Our aim is to determine whether fibre-rich biomass, including bamboo, can be used to remediate degraded land in a way that is economically feasible, leading to enhanced economic complexity, the establishment of a bamboo micro-industry, higher value-add in output and job creation.

To do this, several environmental, chemical processing, economic and legal questions need to be answered. Specifically, these are:

- To what degree can remediation of degraded land from mining activities be restored through active plant cultivation (for example, bamboo or similar crops), and how effectively can this create jobs?

- Does bamboo have the characteristics required for production on degraded land? (e.g. tolerance to salt and metals?) What other features of crops make them favourable for selection?

- Can bamboo or other fibre crops grow in water, thus serving as macrophytes during the remediation’s water polishing step, yielding high quality water as a product for re-use alongside the biomass product?

- What potential products can be recovered from the macrophyte reactor during the remediation process? What is the typical material balance around nutrient usage, metal recovery and plant biomass generated in the macrophyte systems of interest?

- Can fibre-rich plants be converted into biocomposites and textile products, including rayon, in environmentally responsible and economically feasible ways using clean production methods, and in a way that creates jobs and aids development?

- In addition to biocomposites and textiles, are there opportunities for using waste biomass from the above applications as a feedstock to the waste biorefinery for production of energy or platform chemicals?

- What is the potential for this research to ultimately stimulate a micro-industry surrounding fibre-rich plants, thus creating jobs? To answer this question, we will use the “product space” methodology to build and map an economic complexity model.

- To what extent does a potential bamboo industry in South Africa offer a chance to build human capital and capacity of labourers? We will look at how, moving up the value chain, fibre-rich plants such as bamboo can be used to create an array of products including tiles, window frames and scaffolding material: this would allow low-skilled individuals to learn additional skills when they create more sophisticated products from bamboo.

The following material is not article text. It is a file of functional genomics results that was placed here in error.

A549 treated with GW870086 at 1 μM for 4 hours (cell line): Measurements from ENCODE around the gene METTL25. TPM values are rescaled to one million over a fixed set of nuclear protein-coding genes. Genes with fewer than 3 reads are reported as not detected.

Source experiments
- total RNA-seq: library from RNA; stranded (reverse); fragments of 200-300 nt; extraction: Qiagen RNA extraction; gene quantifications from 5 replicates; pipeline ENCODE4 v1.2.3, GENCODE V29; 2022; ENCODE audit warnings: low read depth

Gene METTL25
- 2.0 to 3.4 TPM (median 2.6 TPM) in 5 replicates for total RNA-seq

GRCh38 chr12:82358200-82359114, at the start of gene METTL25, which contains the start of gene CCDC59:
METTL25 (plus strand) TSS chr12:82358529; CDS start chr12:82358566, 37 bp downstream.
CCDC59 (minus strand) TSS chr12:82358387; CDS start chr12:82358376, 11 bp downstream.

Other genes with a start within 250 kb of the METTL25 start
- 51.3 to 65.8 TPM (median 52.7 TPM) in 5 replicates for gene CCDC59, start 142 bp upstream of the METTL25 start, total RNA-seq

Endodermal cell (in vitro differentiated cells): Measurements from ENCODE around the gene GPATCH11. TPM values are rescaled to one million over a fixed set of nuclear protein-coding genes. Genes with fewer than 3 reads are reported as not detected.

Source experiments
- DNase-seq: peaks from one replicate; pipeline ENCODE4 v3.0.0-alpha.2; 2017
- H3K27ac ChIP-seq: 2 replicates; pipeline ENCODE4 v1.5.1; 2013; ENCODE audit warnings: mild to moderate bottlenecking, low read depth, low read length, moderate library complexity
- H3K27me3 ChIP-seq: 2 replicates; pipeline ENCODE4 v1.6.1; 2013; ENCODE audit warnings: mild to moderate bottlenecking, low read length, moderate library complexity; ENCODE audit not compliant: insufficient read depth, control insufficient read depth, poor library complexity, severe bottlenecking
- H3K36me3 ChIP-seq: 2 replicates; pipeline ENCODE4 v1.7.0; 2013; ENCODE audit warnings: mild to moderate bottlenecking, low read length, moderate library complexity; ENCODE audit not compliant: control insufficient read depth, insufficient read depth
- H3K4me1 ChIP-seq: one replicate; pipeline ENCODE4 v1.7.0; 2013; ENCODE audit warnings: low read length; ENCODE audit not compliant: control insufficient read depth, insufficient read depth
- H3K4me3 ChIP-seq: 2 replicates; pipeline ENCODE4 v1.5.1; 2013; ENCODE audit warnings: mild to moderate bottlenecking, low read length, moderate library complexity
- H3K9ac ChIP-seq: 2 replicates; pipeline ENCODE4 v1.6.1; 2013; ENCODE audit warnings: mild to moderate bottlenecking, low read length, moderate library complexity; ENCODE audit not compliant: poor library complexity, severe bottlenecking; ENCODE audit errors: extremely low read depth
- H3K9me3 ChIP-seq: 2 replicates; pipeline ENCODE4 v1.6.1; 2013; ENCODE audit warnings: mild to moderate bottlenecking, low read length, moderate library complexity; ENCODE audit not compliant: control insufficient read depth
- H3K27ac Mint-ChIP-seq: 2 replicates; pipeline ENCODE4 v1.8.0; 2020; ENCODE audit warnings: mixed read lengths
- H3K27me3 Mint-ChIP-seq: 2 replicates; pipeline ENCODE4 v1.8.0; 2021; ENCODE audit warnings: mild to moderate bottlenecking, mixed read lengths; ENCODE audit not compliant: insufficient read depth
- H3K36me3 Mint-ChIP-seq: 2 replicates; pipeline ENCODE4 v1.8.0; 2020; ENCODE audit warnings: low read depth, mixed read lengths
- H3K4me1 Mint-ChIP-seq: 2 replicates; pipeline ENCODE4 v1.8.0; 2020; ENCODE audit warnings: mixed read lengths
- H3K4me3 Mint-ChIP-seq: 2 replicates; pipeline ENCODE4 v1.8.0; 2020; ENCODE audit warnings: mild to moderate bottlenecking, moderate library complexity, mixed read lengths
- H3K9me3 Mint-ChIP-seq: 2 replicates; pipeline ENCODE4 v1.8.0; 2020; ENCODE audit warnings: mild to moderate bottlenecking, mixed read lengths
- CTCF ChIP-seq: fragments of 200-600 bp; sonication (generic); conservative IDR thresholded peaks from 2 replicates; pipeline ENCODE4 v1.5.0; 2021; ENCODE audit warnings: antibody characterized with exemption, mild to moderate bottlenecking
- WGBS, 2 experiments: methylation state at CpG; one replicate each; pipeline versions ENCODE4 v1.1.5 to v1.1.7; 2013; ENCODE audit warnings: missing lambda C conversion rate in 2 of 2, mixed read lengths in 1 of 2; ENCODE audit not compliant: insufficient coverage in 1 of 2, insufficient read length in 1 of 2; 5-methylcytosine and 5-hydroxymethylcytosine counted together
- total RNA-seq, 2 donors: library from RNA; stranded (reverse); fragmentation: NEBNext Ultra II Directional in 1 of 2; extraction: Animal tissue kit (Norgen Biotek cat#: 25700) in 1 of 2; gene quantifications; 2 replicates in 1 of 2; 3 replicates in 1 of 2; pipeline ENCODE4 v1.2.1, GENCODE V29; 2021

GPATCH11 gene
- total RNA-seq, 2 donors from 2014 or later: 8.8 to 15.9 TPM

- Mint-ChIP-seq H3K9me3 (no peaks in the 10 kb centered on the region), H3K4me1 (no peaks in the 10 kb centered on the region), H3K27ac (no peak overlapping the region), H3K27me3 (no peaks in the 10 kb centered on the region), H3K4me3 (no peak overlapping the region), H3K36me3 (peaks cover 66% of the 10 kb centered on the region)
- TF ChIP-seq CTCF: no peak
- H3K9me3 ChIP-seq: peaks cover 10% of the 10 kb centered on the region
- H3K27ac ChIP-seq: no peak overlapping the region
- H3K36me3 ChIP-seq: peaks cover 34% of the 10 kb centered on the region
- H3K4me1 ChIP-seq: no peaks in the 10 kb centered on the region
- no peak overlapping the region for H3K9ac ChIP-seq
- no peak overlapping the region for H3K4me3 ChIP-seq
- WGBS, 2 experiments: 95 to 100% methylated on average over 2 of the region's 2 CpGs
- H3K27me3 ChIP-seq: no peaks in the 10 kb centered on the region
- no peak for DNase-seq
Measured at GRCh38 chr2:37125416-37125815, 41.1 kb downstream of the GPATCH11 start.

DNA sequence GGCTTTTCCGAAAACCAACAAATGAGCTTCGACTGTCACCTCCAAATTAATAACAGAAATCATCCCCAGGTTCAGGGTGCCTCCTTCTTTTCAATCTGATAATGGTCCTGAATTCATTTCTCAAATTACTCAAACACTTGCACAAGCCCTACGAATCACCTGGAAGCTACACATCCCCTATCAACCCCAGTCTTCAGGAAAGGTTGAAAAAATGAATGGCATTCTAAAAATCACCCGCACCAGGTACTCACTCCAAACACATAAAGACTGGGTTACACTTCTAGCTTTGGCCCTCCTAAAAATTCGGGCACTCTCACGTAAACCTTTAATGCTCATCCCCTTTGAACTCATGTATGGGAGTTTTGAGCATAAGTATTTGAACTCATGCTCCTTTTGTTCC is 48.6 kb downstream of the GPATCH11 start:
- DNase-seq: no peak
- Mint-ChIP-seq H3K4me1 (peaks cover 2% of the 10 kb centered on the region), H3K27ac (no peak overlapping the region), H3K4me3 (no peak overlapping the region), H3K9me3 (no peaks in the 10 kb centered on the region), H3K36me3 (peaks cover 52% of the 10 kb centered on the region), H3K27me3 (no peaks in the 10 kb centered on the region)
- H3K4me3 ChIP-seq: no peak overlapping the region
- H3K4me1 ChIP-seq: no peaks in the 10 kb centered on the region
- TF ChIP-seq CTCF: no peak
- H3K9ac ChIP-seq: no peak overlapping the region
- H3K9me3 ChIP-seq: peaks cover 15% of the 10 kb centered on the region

- How do existing legal requirements influence the behaviour and choices that mining companies make regarding their rehabilitation programmes? This study may present an alternative model for mine rehabilitation, which requires ongoing attempts at rehabilitation rather than nebulous future obligations.

- How can the envisaged process be regulated, and will this require modification of the existing law to facilitate the implementation of alternative rehabilitation schemes? To answer this, we will need to interrogate the current regulatory framework.

- In terms of environmental checks and balances, will planting bamboo as a mining rehabilitation tool trigger environmental law requirements that would need attention in the study? For example, Framework Environmental Laws, such as the National Environmental Management Act 107 of 1998 and the Environmental Conservation Act 73 of 1989, may trigger certain processes and requirements. These could include the submission of environmental impact assessments, environmental management plans, and the application for environmental authorisations, or compliance requirements under relevant environmental management frameworks.

- From the perspective of Natural Resource Laws beyond mining and minerals, to what extent will the proposed model trigger or avoid permitting requirements or controls?

-Further, to which extent will planning frameworks (Spatial Planning and Land Use Management Act 16 of 2013, as well as associated provincial and municipal planning legislation) need adaptation to align with the proposed model, and the zoning requirements.